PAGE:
Acceptability of circulating microRNAs for testicular germ cell malignancy: validation of an initial user consultation exercise


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Lorna Fern1,Michelle Greenwood2,Sue Brand3,Dan Stark4,Mathew Murray5
1University College London Hospitals,2St Bartholomew's Hospital London,3It’s in the Bag,4University of Leeds,5Cambridge University Hospitals

Abstract

Background

MicroRNAs of the miR-371~373 and miR-302/367 clusters are promising biomarkers for blood-based diagnosis and disease-monitoring of malignant germ-cell-tumours (MGCTs). These microRNA biomarkers have far superior sensitivity/specificity compared with current markers AFP and HCG. Consequently, circulating microRNA testing may replace serial CT scans in MGCT follow-up. We have now started to explore and address the acceptability of this approach, through user consultation exercises.

Method

In the pilot phase, three males (26-59y) participated in a four-hour in-depth workshop. Age at diagnosis was 23-42y; two participants had experienced relapse and all participants were currently in follow-up. The workshop comprised an interactive presentation and focus-group discussion, which was digitally recorded and transcribed verbatim for analysis. Qualitative content analysis of transcripts was used to identify key themes/subthemes. These themes/subthemes were then explored in a further workshop involving a large patient group.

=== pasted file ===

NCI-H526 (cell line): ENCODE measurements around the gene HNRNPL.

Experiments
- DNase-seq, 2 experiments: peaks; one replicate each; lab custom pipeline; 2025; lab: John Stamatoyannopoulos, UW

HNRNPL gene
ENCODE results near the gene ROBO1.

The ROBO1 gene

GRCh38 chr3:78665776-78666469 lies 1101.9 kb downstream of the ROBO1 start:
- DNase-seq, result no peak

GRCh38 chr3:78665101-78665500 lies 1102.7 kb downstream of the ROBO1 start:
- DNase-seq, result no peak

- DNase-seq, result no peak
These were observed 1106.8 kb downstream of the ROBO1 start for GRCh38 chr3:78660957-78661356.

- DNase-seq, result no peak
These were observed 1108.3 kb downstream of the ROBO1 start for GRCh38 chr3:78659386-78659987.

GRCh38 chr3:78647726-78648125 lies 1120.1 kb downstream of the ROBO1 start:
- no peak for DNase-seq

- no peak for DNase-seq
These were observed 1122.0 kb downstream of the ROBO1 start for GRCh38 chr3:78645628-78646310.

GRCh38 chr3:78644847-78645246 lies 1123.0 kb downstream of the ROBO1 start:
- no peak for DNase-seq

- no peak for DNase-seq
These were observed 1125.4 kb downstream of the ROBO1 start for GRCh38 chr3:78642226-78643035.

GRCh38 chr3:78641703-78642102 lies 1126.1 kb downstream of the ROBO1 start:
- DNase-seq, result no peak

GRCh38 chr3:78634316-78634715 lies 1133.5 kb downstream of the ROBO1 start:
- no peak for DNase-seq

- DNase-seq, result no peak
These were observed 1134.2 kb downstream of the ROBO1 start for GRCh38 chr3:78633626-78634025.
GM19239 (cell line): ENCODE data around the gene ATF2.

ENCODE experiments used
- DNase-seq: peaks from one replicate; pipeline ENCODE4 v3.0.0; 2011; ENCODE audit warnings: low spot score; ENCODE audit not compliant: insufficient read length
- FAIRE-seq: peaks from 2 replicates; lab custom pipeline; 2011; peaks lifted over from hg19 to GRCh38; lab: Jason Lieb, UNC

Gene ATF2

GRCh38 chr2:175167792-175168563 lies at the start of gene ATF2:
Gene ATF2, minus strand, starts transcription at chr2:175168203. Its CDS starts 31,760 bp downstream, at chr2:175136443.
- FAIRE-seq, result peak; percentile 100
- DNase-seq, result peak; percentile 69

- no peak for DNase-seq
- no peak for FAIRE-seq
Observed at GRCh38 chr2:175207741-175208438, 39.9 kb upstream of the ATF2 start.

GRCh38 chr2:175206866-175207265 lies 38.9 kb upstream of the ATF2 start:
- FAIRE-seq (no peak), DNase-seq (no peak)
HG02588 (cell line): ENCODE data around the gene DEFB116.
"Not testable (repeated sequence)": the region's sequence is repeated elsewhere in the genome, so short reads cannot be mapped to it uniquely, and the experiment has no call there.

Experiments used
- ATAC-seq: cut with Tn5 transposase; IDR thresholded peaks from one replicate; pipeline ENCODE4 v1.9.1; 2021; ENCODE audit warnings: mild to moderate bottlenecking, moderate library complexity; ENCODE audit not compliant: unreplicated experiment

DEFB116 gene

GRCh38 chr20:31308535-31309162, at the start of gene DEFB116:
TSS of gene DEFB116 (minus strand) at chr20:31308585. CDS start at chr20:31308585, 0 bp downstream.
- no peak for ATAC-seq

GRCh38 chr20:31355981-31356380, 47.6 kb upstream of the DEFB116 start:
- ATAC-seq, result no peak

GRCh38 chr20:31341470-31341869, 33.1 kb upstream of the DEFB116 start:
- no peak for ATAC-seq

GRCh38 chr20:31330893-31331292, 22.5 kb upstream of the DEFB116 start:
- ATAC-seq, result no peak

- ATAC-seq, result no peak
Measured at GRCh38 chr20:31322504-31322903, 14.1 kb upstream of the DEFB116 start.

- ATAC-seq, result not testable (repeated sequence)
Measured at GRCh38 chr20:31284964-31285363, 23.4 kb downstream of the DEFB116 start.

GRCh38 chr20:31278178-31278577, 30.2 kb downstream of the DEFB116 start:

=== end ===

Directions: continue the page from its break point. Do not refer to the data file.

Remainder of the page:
Results

All participants favoured the circulating microRNA test over CT scans for MGCT follow-up. Four themes were identified, and subsequently validated, which favoured the microRNA test, namely:

 

  1. Sensitivity: increased compared with current AFP/HCG markers;
  2. Costs: reduced for both health service and patients (parking/time-off-work);
  3. Time: reduced compared with CT scan (both duration of test/scan and time for receiving results);
  4. Practicalities: ease-of-access to blood testing versus scanning (process/fasting/need for oral contrast/scan anxiety/claustrophobia).

Conclusion

These consultation exercises suggest that the new circulating microRNA test is acceptable to patients with many potential benefits conferred, versus traditional CT scan follow-up.